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Striking Zambian Health Workers Want President Banda's Intervention

Striking Zambian health workers say they want President Rupiah Banda's personal intervention to give assurance that all of their demands would be met.

Health workers and teachers in some parts of Zambia have been on strike for some time now demanding salary raise and improved working conditions.

But Zambian Information Minister Ronnie Shikapwasha says the government has already offered the workers a 15 percent salary increase.

Ozias Kaundula Banda, president of the Zambia National Union of Health and Allied Workers told VOA the 15 percent salary increase does not come close to meeting the workers' demands.

"One, the negotiations have actually taken too much time; two they are also crying for the housing allowance to be actually something reasonable to be given to them; three the nurses are also crying for their uniform allowance to be increased," he said.

Banda said the health workers are also demanding risk and duty allowances.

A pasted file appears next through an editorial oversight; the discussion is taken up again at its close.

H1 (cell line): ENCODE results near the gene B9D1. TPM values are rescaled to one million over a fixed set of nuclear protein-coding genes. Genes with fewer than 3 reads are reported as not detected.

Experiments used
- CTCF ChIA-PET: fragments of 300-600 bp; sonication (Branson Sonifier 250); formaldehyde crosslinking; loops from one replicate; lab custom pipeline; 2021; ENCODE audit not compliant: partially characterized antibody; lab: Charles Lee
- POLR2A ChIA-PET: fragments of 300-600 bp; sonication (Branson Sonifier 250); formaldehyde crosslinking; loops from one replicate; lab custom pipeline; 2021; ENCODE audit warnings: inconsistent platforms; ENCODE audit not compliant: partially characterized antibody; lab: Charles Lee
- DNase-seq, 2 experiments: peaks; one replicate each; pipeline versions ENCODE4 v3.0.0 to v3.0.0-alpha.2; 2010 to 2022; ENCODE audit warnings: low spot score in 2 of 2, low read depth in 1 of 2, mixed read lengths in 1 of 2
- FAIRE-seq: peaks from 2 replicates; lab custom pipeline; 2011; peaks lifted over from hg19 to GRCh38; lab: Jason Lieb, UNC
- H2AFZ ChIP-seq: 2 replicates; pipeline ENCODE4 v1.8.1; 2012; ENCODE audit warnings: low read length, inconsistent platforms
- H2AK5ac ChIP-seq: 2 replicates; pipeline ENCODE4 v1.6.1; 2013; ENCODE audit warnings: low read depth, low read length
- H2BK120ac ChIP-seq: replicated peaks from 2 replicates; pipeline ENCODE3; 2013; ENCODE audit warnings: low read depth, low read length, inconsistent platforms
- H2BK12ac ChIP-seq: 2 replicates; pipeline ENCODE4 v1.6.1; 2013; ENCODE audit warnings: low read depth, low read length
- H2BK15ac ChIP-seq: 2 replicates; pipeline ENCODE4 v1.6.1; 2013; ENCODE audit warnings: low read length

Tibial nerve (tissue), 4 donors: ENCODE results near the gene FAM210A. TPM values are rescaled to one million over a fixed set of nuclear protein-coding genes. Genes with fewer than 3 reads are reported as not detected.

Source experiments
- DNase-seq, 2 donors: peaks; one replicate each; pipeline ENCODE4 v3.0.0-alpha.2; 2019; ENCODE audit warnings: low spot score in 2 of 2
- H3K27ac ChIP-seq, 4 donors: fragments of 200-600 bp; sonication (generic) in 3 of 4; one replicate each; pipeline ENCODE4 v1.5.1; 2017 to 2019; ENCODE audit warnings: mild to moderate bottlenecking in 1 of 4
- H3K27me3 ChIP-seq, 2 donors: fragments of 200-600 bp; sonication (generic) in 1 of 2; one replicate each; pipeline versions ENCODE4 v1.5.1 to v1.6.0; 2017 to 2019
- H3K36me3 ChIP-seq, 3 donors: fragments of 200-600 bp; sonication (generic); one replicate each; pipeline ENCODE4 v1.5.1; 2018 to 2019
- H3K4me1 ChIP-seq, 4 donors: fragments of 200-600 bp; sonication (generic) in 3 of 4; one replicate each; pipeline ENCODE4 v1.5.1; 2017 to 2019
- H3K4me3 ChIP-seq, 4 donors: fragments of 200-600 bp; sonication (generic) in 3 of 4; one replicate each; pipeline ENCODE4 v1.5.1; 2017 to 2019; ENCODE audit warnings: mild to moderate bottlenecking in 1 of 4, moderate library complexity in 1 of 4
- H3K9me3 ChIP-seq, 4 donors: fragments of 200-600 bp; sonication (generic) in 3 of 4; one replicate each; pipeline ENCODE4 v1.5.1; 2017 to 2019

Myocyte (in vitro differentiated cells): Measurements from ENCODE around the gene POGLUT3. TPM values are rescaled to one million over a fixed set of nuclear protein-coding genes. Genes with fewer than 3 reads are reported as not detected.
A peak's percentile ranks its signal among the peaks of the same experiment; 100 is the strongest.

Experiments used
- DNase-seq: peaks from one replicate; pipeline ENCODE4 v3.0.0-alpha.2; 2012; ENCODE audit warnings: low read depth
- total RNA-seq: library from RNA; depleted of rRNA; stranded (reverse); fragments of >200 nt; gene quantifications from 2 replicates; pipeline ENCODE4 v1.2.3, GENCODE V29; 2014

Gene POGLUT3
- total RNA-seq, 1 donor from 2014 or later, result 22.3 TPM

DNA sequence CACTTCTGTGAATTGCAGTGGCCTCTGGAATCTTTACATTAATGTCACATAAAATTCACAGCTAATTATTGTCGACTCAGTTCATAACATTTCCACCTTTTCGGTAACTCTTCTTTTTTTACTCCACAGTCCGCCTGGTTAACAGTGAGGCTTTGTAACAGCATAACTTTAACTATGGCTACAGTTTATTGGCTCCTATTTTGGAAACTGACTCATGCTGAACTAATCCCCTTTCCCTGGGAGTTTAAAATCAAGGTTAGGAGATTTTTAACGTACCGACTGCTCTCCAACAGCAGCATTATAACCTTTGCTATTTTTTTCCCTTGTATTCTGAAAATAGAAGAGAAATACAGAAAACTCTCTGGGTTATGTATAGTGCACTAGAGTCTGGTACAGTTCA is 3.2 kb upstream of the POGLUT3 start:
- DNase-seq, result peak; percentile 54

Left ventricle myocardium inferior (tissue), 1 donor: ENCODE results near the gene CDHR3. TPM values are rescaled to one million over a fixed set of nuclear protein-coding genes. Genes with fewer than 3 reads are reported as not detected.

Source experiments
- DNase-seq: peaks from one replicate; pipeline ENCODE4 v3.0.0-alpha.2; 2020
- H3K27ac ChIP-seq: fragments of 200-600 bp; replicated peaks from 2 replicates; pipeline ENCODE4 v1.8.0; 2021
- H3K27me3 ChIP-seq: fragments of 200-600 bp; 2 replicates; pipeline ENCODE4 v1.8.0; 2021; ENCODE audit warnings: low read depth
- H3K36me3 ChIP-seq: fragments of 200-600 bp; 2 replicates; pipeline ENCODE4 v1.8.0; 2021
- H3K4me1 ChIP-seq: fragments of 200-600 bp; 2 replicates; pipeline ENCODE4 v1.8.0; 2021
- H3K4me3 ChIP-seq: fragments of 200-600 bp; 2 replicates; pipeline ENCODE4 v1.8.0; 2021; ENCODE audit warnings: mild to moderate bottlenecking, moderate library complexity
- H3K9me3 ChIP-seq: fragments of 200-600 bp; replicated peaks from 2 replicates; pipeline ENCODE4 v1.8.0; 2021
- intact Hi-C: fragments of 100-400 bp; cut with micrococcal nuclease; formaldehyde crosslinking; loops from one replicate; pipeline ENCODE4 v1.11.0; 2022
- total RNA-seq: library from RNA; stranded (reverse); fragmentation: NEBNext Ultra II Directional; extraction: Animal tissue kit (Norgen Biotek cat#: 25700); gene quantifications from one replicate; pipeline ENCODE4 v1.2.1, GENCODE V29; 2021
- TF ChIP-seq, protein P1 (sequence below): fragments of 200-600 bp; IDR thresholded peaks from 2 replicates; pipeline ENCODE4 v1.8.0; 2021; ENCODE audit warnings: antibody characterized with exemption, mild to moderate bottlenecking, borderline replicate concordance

He said the health workers do not feel comfortable going on strike because their core duty is to save lives.

"You see the most painful thing is that we take care of lives and when you see people dying in the hospital, you don't feel good. You see the core business is the patient," he said.

Banda said the workers sometimes feel betrayed because on the one hand the government claimed it does not have the money to meet all of the workers' demands. Yet on the other hand he said civil servants in the health ministry are stealing billions of kwacha.

"You know what angers the workers so much is the issue of this money that is being stolen by some people within the ministry. If we demand for this we are not being given because there is no money. And yet billions are being stolen," Banda said.

He said the striking health workers want President Rupiah Banda's personal intervention.

"What we need now, we need the president to give hope to everyone and to re-assure the nation that things are actually being done because when the president says something everybody will get back to work," Banda said.

Banda said the negotiations have stalled to the point that the workers do not seem to have faith in their own negotiators.

Zambian Information Minister Ronnie Shikapwasha said the government has bent over backward in order to meet the workers' demands.

"Negotiations had been going on throughout the week and last week, and today the government finally agreed to offer a 15 percent salary increase across the board, he said.

Shikapwasha said striking teachers were expected to sign the new agreement by Thursday, followed by other union members on Friday.

Thereafter, he said negotiations would resume on the workers' other demand which is housing allowance.